Bosnia-Herzegovina Journal #1: Sarajevo By Peter Lippman
September 25, 2012
2012 Journal index
Sarajevo. September 25 Journal 2:
Tuzla. October 11 Journal 3: Srebrenica. October 13 Journal 4:
Bratunac, Višegrad, Elections. October 26 Journal 5:
Banja Luka. November 6 Journal 6:
Krajina - Kozarac, Prijedor. November 12 Journal 7:
Guilt, Responsibility, and
Politics. November 20 Journal 8:Travnik,
Mostar, Animal Farm. December 13 Journal 9:
Activism in Sarajevo, Return to
Srebrenica, Prijedor Revisited,
December 19 Journal 10:
Nade; The Missing; Tycoon Arrested; March 1st Coalition,
December 26 Journal 11:
Macedonia and Kosovo, January 2, 2013 Journal 12:
The Roma of Kosovo, January 11, 2013 Journal 13: A
Visit to Germany, January 29, 2013
To contact Peter
in response to these reports or any of his articles,
I have been in
Bosnia-Herzegovina about ten days. Here are some notes on
what I’ve seen, observed, heard, and thought.
Note: some of the names are changed to protect people’s privacy.
I will try to
modulate between personal notes and political explanations in
the hope that my story doesn’t get too dense for those less
familiar with Bosnian politics, while trying to share
information with those who, like me, are obsessed with this
place. This posting will be a little longer on background for
the benefit of those who are less familiar. The situation here
is not so complicated, but there are a lot of details.
I arrived in Bosnia and settled in Sarajevo
in time to experience the change of weather from summer to fall.
These days are sunny and beautiful, a time to enjoy before the chill
sets in. A cooling brings relief to the people who lived through a
historic drought lasting most of the summer and killing much of the
farm production. There was a rather horrific spate of wildfires as
well, in many parts of the country. So Bosnia is looking forward to
higher food prices in the upcoming season.
In this and in other things
there are clear parallels with what we experience in the United
For me, Sarajevo is a walking city; in a day there I walk as much as
I walk in a week in Seattle. I walk along Ferhadija, the pedestrian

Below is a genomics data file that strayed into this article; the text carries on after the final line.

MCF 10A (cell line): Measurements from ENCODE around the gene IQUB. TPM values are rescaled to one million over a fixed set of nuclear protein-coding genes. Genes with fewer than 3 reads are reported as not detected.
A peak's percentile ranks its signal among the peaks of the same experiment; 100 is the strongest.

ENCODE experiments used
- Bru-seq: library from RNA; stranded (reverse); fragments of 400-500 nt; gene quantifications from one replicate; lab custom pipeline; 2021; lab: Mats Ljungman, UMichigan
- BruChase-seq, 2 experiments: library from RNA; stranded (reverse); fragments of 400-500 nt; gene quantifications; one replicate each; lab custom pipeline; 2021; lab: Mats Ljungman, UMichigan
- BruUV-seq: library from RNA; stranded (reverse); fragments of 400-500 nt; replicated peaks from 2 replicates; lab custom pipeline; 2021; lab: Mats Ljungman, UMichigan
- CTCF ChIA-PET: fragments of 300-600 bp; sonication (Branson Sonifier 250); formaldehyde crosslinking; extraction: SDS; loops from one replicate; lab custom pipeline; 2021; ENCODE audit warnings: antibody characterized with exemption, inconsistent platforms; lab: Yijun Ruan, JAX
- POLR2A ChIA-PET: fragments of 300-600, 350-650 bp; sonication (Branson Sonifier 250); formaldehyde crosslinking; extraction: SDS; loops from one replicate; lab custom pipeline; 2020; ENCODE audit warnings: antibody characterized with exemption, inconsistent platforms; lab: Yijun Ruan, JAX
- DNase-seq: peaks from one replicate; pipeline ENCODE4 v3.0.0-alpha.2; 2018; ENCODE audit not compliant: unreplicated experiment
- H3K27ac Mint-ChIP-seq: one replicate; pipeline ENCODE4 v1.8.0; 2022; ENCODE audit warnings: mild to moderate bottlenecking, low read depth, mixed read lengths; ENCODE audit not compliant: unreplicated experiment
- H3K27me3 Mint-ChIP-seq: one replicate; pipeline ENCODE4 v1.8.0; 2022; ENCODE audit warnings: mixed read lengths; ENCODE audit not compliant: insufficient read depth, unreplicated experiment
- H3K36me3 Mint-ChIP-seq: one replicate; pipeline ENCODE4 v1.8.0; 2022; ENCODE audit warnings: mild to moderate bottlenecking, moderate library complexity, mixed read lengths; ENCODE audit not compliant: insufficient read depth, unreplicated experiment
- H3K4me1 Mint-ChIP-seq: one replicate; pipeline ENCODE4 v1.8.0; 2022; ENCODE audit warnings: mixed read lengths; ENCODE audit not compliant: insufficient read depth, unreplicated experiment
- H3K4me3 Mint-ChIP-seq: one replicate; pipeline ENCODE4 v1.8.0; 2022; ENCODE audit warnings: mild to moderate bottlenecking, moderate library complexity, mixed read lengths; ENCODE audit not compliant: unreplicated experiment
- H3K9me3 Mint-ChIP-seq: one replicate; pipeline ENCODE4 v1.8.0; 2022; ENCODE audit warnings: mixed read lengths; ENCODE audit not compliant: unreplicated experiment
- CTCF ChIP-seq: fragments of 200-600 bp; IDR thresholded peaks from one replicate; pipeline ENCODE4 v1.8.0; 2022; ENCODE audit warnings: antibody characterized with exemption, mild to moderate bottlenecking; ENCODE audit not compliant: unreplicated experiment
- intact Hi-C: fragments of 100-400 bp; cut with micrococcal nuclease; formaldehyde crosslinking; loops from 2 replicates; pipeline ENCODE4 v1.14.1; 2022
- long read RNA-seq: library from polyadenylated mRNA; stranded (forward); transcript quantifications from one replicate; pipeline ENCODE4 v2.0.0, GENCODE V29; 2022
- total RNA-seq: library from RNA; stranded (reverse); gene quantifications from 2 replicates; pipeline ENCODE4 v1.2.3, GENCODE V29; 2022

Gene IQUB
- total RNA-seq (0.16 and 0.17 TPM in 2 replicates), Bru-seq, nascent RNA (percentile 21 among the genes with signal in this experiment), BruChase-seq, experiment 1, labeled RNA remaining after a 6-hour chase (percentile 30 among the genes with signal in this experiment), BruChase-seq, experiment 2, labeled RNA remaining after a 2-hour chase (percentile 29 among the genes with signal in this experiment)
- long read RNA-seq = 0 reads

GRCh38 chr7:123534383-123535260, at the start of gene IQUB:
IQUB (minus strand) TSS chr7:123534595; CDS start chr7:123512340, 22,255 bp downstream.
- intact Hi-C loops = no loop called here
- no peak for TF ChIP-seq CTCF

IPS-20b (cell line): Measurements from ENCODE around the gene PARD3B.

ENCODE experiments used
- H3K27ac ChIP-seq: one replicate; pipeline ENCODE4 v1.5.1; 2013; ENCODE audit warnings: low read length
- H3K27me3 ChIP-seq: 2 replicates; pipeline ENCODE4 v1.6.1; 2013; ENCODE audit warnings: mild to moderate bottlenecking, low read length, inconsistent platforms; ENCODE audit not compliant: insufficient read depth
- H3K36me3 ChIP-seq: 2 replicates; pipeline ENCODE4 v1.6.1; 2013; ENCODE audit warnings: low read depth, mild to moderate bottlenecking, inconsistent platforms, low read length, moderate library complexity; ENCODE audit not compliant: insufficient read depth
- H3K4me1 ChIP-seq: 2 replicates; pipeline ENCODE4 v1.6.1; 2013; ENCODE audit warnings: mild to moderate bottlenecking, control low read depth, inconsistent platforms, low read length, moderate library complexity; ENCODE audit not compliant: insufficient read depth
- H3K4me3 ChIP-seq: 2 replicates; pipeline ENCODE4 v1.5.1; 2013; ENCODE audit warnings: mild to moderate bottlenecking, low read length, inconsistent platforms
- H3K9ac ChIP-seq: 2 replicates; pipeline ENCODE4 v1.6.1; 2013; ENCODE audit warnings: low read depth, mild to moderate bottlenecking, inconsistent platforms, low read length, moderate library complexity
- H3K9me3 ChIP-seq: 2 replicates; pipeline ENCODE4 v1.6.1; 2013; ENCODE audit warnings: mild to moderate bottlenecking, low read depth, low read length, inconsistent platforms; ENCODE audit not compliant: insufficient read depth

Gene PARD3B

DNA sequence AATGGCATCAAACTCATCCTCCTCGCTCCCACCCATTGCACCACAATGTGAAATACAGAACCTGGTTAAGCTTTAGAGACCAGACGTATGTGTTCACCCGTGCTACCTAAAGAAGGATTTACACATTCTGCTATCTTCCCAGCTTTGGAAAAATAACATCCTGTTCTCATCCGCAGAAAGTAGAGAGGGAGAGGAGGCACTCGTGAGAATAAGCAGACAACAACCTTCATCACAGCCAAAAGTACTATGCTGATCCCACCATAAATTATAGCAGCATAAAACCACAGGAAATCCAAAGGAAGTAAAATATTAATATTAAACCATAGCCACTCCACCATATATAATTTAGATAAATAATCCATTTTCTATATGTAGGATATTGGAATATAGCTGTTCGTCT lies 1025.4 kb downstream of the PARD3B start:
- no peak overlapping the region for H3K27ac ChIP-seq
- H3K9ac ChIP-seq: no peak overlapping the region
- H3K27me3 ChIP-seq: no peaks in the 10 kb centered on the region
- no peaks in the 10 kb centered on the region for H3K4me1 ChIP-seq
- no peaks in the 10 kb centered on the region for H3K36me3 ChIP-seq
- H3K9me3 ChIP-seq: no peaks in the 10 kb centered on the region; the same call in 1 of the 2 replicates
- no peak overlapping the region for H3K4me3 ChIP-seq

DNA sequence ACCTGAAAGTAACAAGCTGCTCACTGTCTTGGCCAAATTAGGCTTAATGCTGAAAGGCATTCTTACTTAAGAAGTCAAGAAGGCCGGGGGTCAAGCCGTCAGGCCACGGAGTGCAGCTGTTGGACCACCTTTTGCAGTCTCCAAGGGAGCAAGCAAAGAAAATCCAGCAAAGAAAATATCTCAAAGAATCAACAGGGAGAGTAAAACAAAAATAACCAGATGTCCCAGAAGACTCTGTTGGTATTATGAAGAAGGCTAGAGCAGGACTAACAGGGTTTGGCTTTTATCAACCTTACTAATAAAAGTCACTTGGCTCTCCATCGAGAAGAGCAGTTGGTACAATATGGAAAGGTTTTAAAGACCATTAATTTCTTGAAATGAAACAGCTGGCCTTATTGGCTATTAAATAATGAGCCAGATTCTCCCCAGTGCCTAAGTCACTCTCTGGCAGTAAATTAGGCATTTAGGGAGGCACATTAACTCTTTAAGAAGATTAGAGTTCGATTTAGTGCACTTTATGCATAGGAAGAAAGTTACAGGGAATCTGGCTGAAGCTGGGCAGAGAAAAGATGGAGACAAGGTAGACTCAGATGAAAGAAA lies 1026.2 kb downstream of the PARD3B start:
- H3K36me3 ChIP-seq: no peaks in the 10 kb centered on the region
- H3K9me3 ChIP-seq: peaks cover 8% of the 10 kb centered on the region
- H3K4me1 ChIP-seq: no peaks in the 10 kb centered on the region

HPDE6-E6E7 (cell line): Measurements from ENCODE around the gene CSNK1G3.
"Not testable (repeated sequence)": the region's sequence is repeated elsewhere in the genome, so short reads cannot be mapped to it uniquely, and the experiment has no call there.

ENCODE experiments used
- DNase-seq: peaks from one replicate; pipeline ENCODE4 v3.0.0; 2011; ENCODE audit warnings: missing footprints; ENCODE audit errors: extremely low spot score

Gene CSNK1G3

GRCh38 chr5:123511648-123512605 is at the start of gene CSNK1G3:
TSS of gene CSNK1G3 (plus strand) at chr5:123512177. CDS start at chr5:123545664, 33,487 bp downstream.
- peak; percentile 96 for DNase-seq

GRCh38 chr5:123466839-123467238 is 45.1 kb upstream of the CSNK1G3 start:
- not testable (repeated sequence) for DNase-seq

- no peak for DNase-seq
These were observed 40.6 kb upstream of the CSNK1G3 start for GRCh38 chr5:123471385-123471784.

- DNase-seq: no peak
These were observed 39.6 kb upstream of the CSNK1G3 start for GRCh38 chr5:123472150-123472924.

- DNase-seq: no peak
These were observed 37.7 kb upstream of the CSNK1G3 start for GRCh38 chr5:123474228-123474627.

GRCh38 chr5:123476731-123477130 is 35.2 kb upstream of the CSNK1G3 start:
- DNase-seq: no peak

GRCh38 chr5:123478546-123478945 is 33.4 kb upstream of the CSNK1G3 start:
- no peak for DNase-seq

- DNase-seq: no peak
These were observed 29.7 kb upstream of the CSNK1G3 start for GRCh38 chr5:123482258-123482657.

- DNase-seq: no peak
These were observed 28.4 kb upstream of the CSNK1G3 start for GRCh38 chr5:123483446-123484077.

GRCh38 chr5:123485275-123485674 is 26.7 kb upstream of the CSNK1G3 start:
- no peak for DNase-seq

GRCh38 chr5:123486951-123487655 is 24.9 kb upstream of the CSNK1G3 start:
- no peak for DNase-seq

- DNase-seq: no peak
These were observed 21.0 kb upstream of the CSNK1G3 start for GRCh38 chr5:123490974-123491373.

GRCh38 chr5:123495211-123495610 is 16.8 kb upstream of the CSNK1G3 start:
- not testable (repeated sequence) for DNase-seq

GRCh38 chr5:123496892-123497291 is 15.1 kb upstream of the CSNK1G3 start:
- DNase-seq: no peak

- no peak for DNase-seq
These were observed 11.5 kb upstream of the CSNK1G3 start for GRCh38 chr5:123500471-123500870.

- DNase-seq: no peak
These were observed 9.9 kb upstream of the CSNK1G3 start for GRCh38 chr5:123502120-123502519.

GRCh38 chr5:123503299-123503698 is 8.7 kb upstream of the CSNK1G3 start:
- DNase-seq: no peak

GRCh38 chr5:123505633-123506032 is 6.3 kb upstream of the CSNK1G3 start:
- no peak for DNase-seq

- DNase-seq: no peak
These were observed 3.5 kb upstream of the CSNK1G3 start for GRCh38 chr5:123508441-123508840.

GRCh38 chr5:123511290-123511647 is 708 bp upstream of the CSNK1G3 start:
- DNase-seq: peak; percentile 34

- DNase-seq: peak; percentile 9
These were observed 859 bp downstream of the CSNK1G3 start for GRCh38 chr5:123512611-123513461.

zone leading from the old Ottoman quarters to the Austro-Hungarian
section. In the early evening, throngs of people come out, because
walking is their pastime too. I am captivated by the looks
people: the rugged faces, the classically beautiful ones, the
sophisticated ones, the over-privileged ones (just a few). The
magnetically attractive young people, hard not to look at. On some
faces you can see all of Bosnia’s history; on others, you can see a
city that feels like it’s Europe.
Men relaxing in Sarajevo
Now, seventeen years after Dayton, some of these people have grown
up without a war. But it is not yet peace. You may or may not feel
that on the streets, depending on what you know.
Other than the fascination of the people’s faces, the salient visual
thing at present is the riot of posters plastered all over town,
from the airport to the Bas
Čarsija (the old Ottoman core), and on
up into the hill neighborhood of Vratnik, where I stay. These posters
promote candidates for the upcoming nationwide municipal elections
on October 7th. “Naprijed Stari Grad!” (Forward
Old Town) exhorts a poster of the SDP, the entrenched (pseudo-)
Social Democratic Party. “Krajnje je Vrijeme!” (It’s High
Time!) shouts another poster, from the newer SBB, Party for a Better
Future. That party’s posters also sport the slogan, “Seventeen years
of bad government is enough” - leaving me to think, “now it’s high
time for a worse government.”
War hero Dragan Vikić, running for mayor of one municipality on the
SBB ticket, declares, “Nikad vas nisam iznevjerio” (I have
never deceived you)…so far. I am ambivalent about these elections. In a way, they seem
nothing more than a colorful exercise in the use of surplus ink and
paper. The chance that something will change afterwards is small.
The 28% unemployment (43% if you count those who have given up or
are working off the books) won’t be affected. A new government will
have a hard time reversing the astronomical trade deficit. A new